MOZART Complete Violin Concertos
Mozart’s violin concertos are never far from the centre of any violinist’s repertoire. Written while the composer was still a teenager, they can hardly be considered among his deepest music (the string concerto masterpiece is, of course, the magnificent Sinfonia concertante of 1779 80), yet they maintain all the galant charm and suavity of the period as we hear the boy coming of age, experimenting with forms and growing more harmonically daring and melodically assured.
For Isabelle Faust’s recording of the five concertos, she teams up for the first time with the period instruments of Il Giardino Armonico. Giovanni Antonini is the nominal conductor but these wonderful performances have the air of chamber music, of close listening between soloist, band and director. Faust isn’t spotlit in the remarkably clear engineering but seems part of the ensemble, her sound growing out of the corporate entity to glitter, coax, snarl and soar as required. She has always struck me as a player who cannot help but look beyond the notes, examining each phrase and paragraph to wring out of them more than simply phrases and paragraphs. She varies her ornamentation delightfully and, as an added treat, plays cadenzas and lead-ins specially written by the keyboard player Andreas Staier, who knows a thing or two about 18th-century style.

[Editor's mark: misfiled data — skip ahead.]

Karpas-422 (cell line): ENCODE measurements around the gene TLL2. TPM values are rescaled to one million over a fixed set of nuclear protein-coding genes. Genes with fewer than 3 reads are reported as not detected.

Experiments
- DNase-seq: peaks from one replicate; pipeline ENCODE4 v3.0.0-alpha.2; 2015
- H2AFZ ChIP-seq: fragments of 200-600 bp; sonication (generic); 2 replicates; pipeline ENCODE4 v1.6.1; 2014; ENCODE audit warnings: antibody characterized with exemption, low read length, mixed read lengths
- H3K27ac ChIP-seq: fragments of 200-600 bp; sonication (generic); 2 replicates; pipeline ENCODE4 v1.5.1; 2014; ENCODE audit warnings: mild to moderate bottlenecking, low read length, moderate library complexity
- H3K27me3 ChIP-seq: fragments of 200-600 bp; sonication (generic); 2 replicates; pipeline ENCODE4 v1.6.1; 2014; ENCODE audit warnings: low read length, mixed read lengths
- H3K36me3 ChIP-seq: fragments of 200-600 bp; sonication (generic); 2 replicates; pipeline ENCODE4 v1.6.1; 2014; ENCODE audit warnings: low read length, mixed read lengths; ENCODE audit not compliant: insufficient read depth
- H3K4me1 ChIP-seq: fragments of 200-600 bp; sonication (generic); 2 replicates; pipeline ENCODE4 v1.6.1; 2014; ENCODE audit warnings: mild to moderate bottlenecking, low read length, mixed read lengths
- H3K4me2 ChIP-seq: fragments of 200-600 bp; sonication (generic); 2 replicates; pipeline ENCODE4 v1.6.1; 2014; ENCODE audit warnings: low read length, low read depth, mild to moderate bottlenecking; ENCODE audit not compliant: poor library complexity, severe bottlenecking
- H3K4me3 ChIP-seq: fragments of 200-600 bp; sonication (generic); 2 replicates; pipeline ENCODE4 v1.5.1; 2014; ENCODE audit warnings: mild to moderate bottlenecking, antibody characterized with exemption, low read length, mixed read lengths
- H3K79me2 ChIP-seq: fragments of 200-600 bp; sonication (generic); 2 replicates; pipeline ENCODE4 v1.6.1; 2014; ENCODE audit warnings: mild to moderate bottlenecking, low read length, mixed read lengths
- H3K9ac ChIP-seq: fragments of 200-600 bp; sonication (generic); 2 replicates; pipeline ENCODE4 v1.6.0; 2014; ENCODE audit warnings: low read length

Faust doesn’t couple the Sinfonia concertante here (the mouth waters at the prospect of a future recording of it) but fills the disc with the three extant single-movement pieces Mozart wrote for violin and orchestra: an Adagio and a Rondo from 1776 and another Rondo from 1781, shortly before his break from Salzburg and his freelance decade in Vienna. In the E major Adagio (K261), especially, there is a radiance to her playing that, in a way, brings these standalone works in from the cold, elevating them to the level of the concertos. It’s not all lush sonority, though: Faust’s vibrato-lite tone adds a real sting to sforzandos, while her high-lying passagework is rock-solid in terms of accuracy and intonation, and her unwillingness to play rows of semiquavers as strings of equal notes makes for some piquant inflections. As for the ‘Turkish’ episode in the final concerto, the slapped pizzicatos and astringent spiccatos really add spice to the drama – although even here Faust plays as part of an ensemble, not as a foot-stomping star soloist.
The world is not short of recordings of this music and, in true Gramophone fashion, it must be acknowledged that most listeners will have their favourites from the innumerable classic discs that have appeared over the decades. However, for period instruments, period sensibility and state-of-the-art engineering, you may find yourself hard-pressed to better this thought-provoking and eminently enjoyable cycle.